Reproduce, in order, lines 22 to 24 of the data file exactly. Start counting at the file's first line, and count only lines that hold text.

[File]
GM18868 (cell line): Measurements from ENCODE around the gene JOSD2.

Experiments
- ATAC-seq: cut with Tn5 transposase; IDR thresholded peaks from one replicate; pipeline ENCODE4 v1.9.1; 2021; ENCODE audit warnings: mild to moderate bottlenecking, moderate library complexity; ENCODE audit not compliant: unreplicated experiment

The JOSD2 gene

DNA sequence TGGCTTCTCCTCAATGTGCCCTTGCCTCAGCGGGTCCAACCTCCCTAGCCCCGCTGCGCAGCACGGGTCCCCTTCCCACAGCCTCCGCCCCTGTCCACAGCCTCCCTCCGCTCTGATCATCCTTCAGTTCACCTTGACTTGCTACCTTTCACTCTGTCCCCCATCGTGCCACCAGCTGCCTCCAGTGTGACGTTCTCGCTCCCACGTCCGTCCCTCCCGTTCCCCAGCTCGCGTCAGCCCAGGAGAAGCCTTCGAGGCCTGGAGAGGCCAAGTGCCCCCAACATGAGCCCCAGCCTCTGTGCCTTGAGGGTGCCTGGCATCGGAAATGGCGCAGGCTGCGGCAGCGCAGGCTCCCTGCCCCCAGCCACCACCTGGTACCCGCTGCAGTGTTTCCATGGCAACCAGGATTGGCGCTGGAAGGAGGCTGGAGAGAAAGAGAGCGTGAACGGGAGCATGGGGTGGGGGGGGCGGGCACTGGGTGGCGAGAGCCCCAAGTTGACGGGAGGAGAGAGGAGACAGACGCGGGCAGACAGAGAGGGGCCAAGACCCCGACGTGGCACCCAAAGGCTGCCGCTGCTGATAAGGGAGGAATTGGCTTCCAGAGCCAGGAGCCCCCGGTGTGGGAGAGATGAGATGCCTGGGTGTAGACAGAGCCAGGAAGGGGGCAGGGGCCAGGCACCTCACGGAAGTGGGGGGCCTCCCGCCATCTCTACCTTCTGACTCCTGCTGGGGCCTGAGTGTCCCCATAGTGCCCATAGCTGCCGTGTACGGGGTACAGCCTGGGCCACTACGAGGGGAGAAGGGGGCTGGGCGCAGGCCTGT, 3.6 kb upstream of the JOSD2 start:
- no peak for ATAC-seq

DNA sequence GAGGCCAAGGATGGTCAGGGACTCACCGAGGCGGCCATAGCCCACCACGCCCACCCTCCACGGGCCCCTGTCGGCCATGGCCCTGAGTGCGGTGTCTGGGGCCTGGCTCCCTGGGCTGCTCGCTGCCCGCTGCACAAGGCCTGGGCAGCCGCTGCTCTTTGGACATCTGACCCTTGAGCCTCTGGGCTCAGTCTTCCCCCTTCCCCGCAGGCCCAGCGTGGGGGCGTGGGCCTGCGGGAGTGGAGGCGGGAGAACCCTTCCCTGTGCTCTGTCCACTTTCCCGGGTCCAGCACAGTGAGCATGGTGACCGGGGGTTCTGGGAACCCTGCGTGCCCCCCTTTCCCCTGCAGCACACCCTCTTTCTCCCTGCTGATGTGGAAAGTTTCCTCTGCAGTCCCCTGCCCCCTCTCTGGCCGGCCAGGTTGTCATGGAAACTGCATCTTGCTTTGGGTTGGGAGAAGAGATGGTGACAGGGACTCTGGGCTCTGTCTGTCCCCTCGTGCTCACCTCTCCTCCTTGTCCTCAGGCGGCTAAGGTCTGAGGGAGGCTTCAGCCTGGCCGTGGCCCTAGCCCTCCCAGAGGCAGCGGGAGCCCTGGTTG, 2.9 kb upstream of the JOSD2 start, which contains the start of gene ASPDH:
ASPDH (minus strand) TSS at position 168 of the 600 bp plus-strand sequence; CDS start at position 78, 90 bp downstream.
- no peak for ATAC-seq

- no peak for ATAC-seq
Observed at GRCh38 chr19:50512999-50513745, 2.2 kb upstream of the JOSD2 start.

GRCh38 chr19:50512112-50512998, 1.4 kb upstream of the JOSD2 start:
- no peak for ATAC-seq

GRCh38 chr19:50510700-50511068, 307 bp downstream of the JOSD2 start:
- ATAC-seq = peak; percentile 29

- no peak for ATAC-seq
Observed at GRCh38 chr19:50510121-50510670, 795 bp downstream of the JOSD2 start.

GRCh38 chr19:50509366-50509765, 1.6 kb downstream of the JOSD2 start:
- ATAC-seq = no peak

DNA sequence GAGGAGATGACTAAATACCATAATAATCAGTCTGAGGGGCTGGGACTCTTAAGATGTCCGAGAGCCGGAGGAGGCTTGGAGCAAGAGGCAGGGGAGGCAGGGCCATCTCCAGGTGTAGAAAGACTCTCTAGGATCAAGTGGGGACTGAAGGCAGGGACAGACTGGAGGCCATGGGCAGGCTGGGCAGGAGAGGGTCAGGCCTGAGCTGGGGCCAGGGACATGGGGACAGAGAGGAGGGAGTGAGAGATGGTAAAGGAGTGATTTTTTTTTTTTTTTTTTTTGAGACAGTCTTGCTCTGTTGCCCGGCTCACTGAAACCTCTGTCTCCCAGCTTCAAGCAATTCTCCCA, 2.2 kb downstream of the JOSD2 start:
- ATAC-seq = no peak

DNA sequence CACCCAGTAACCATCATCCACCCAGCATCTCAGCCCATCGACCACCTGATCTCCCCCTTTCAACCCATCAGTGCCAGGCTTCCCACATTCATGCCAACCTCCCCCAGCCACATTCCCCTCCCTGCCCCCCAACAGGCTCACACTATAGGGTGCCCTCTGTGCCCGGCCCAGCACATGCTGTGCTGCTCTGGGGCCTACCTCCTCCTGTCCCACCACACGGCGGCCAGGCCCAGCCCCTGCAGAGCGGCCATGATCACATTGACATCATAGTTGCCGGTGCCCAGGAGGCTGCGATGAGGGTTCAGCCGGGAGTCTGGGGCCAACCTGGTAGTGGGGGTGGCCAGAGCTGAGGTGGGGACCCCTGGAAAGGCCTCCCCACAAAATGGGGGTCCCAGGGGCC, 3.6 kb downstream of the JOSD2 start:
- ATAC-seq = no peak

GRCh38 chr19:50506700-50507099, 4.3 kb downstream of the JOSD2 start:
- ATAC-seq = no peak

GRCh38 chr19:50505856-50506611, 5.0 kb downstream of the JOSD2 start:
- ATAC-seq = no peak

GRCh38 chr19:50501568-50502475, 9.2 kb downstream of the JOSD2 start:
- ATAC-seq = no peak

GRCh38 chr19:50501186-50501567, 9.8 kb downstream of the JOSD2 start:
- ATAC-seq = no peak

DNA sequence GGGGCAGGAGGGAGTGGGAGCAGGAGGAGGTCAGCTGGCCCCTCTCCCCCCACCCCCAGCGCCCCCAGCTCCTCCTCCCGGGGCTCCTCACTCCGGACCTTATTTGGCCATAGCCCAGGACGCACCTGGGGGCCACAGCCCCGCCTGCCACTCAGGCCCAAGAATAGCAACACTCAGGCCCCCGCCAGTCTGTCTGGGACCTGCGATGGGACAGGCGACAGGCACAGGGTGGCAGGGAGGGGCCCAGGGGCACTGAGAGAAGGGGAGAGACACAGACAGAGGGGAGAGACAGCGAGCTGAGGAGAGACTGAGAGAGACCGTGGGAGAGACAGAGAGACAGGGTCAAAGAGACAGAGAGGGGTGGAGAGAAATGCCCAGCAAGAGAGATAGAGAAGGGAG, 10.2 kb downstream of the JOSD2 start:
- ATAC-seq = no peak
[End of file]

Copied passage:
DNA sequence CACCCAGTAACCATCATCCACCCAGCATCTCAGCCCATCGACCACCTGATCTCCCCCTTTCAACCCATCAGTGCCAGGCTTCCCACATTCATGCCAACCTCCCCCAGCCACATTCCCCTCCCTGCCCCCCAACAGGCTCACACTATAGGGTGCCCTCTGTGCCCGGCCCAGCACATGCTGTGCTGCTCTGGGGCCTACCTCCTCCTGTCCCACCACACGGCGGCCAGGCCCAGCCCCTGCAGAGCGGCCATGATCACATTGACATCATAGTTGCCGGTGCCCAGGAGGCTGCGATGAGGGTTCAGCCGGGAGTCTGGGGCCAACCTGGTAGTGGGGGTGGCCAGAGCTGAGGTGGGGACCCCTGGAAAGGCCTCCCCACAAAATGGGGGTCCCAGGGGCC, 3.6 kb downstream of the JOSD2 start:
- ATAC-seq = no peak

GRCh38 chr19:50506700-50507099, 4.3 kb downstream of the JOSD2 start: